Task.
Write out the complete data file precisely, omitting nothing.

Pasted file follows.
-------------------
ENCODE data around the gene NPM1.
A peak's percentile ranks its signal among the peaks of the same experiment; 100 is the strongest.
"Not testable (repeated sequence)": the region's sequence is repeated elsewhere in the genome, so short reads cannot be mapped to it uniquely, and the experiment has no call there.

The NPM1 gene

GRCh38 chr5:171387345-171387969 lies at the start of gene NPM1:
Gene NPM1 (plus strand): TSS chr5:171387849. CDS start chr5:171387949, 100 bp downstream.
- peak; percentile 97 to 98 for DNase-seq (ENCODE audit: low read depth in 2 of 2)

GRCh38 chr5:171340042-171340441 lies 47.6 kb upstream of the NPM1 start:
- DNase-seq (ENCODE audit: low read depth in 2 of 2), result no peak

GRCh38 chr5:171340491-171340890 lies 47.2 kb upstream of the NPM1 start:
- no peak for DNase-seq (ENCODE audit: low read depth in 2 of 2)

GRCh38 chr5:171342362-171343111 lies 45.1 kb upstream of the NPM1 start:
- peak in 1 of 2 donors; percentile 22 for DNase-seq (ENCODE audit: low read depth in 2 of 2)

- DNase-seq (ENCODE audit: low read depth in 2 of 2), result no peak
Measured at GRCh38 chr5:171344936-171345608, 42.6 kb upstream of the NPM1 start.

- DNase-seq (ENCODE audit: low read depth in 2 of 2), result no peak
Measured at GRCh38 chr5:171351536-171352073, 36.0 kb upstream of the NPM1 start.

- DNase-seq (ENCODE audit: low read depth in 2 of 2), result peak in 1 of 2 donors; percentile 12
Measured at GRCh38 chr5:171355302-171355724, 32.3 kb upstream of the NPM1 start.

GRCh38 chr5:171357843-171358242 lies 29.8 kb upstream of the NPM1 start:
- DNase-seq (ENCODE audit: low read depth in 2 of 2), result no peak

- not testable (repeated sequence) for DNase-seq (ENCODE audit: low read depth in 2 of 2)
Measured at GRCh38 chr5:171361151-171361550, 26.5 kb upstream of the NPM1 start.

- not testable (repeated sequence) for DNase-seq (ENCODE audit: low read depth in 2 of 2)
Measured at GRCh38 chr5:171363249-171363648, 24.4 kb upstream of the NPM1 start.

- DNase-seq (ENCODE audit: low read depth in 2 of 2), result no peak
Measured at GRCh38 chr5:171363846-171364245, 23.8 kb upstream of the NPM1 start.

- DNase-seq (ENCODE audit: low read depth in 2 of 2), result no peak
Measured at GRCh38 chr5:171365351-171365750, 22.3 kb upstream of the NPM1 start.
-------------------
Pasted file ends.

ENCODE data around the gene NPM1.
A peak's percentile ranks its signal among the peaks of the same experiment; 100 is the strongest.
"Not testable (repeated sequence)": the region's sequence is repeated elsewhere in the genome, so short reads cannot be mapped to it uniquely, and the experiment has no call there.

The NPM1 gene

GRCh38 chr5:171387345-171387969 lies at the start of gene NPM1:
Gene NPM1 (plus strand): TSS chr5:171387849. CDS start chr5:171387949, 100 bp downstream.
- peak; percentile 97 to 98 for DNase-seq (ENCODE audit: low read depth in 2 of 2)

GRCh38 chr5:171340042-171340441 lies 47.6 kb upstream of the NPM1 start:
- DNase-seq (ENCODE audit: low read depth in 2 of 2), result no peak

GRCh38 chr5:171340491-171340890 lies 47.2 kb upstream of the NPM1 start:
- no peak for DNase-seq (ENCODE audit: low read depth in 2 of 2)

GRCh38 chr5:171342362-171343111 lies 45.1 kb upstream of the NPM1 start:
- peak in 1 of 2 donors; percentile 22 for DNase-seq (ENCODE audit: low read depth in 2 of 2)

- DNase-seq (ENCODE audit: low read depth in 2 of 2), result no peak
Measured at GRCh38 chr5:171344936-171345608, 42.6 kb upstream of the NPM1 start.

- DNase-seq (ENCODE audit: low read depth in 2 of 2), result no peak
Measured at GRCh38 chr5:171351536-171352073, 36.0 kb upstream of the NPM1 start.

- DNase-seq (ENCODE audit: low read depth in 2 of 2), result peak in 1 of 2 donors; percentile 12
Measured at GRCh38 chr5:171355302-171355724, 32.3 kb upstream of the NPM1 start.

GRCh38 chr5:171357843-171358242 lies 29.8 kb upstream of the NPM1 start:
- DNase-seq (ENCODE audit: low read depth in 2 of 2), result no peak

- not testable (repeated sequence) for DNase-seq (ENCODE audit: low read depth in 2 of 2)
Measured at GRCh38 chr5:171361151-171361550, 26.5 kb upstream of the NPM1 start.

- not testable (repeated sequence) for DNase-seq (ENCODE audit: low read depth in 2 of 2)
Measured at GRCh38 chr5:171363249-171363648, 24.4 kb upstream of the NPM1 start.

- DNase-seq (ENCODE audit: low read depth in 2 of 2), result no peak
Measured at GRCh38 chr5:171363846-171364245, 23.8 kb upstream of the NPM1 start.

- DNase-seq (ENCODE audit: low read depth in 2 of 2), result no peak
Measured at GRCh38 chr5:171365351-171365750, 22.3 kb upstream of the NPM1 start.